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Postnationalism or non-nationalism is the process or trend by which nation states and national identities lose their importance relative to cross-nation and self-organized or supranational and global entities as well as local entities. Although postnationalism is not strictly considered the antonym of nationalism, the two terms and their associated assumptions are antithetic as postnationalism is an internationalistic process. There are several factors that contribute to aspects of postnationalism, including economic, political, and cultural elements. Increasing globalization of economic factors (such as the expansion of international trade with raw materials, manufactured goods, and services, and the importance of multinational corporations and internationalization of financial markets) have shifted emphasis from national economies to global ones.
At the same time, socio-political power is partially transferred from national authorities to supernational entities, such as multinational corporations, the United Nations, the European Union, the North American Free Trade Agreement (NAFTA), and NATO. In addition, media and entertainment industries are becoming increasingly global and facilitate the formation of trends and opinions on a supranational scale. Migration of individuals or groups between countries contributes to the formation of postnational identities and beliefs, even though attachment to citizenship and national identities often remains important.
In the scholarly literature,[which?] postnationalism is linked to the expansion of international human rights law and norms. International human rights norms are reflected in a growing stress on the rights of individuals in terms of their "personhood," not just their citizenship. International human rights law does not recognize the right of entry to any state by non-citizens, but demands that individuals should be judged increasingly on universal criteria not particularistic criteria (such as blood descent in ethnicity, or favoring a particular sex). This has impacted citizenship and immigration law, especially in western countries. The German parliament, for example, has felt pressure to, and has diluted (if not eradicated), citizenship based on ethnic descent, which had caused German-born Turks, for example, to be excluded from German citizenship. Scholars identified with this argument include Yasemin Soysal, David Jacobson, and Saskia Sassen.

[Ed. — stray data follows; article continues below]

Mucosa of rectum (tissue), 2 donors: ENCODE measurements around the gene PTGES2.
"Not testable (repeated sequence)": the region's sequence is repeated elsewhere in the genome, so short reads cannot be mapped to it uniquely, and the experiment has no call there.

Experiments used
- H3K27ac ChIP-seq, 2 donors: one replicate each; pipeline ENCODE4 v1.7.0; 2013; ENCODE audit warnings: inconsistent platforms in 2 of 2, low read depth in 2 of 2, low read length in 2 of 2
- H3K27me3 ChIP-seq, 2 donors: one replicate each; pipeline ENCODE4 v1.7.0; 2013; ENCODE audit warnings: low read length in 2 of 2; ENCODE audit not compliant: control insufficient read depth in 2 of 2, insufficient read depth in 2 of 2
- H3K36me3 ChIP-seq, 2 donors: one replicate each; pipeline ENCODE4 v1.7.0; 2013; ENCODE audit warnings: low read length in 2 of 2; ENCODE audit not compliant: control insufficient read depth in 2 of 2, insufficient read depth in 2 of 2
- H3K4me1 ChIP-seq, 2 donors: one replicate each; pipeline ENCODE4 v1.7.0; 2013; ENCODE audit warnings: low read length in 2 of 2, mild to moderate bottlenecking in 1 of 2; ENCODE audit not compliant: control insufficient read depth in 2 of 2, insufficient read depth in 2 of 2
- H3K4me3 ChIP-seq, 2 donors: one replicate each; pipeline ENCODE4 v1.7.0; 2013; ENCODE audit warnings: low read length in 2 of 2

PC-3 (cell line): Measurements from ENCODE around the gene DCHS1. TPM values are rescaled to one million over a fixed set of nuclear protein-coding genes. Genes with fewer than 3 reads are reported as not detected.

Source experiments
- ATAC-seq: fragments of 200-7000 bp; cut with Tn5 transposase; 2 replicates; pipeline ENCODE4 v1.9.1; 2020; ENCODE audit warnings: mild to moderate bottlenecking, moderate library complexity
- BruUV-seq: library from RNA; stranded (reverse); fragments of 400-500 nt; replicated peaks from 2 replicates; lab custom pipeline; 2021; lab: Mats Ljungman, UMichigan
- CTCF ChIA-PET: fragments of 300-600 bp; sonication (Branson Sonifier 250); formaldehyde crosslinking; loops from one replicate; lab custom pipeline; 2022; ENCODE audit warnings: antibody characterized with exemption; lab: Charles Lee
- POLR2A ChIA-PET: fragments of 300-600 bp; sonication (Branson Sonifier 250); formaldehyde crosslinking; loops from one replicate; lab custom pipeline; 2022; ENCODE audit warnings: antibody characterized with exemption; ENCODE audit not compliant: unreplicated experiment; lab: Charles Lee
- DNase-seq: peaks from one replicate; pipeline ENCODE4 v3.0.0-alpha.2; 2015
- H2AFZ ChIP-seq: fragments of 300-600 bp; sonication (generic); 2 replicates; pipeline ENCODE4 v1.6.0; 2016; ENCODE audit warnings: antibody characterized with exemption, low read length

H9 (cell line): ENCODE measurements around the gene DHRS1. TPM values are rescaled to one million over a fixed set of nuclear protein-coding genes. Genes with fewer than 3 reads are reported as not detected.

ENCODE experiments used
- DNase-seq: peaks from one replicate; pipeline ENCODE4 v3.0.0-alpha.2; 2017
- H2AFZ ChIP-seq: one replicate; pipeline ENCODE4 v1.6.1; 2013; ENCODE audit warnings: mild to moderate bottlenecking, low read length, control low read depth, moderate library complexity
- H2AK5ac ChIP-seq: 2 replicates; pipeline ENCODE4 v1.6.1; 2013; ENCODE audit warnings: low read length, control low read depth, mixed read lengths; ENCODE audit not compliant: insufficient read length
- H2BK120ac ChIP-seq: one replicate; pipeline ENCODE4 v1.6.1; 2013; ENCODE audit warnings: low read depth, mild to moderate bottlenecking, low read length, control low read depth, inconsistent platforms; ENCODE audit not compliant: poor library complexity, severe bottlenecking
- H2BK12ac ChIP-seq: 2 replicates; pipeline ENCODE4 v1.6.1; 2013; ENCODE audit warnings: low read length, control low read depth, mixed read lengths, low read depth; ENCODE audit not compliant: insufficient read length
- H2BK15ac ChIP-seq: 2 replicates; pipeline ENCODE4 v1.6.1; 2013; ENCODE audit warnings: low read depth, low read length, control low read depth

The European integration has created a system of supranational entities and is often discussed in relationship to the concept of postnationalism.
During the 2011 election, John Ibbitson when describing what he describes the fading issues of the "Laurentian Consensus" argued that they were responsible for turning Canada into the first post national state. In 2015, Canadian Prime Minister Justin Trudeau while defining Canadian values declared his country to be the world’s first postnational state. In 2019, Robert Dutrisac writing in Le Devoir, associated with multiculturalism, which he described as an ideology associated with English Canada. While, John Weissenberger associated the Trudeau description as an argument that Laurentian Elite have" diluted the “Laurentian” nature of the class and boosted their disdain for national character."
Catherine Frost, professor of political science at McMaster University, argues that while the Internet and online social relations forge social and political bonds across national borders, they do not have "the commitment or cohesiveness needed to underpin a demanding new mode of social and political relations". Nonetheless, it has been argued the increasing options of obtaining virtual citizenship from established nations (e.g., E-Residency of Estonia) and micronations can be seen as examples of what citizenship might look like in a post-national world.
Postnational trends have been evident in professional sports. Simon Kuper called the 2008 European soccer championship (UEFA Euro 2008) "the first postnational" European Championship. He argues that during the tournament both for players and fans sportsmanship and enjoyment of the event were more important than national rivalries or even winning.
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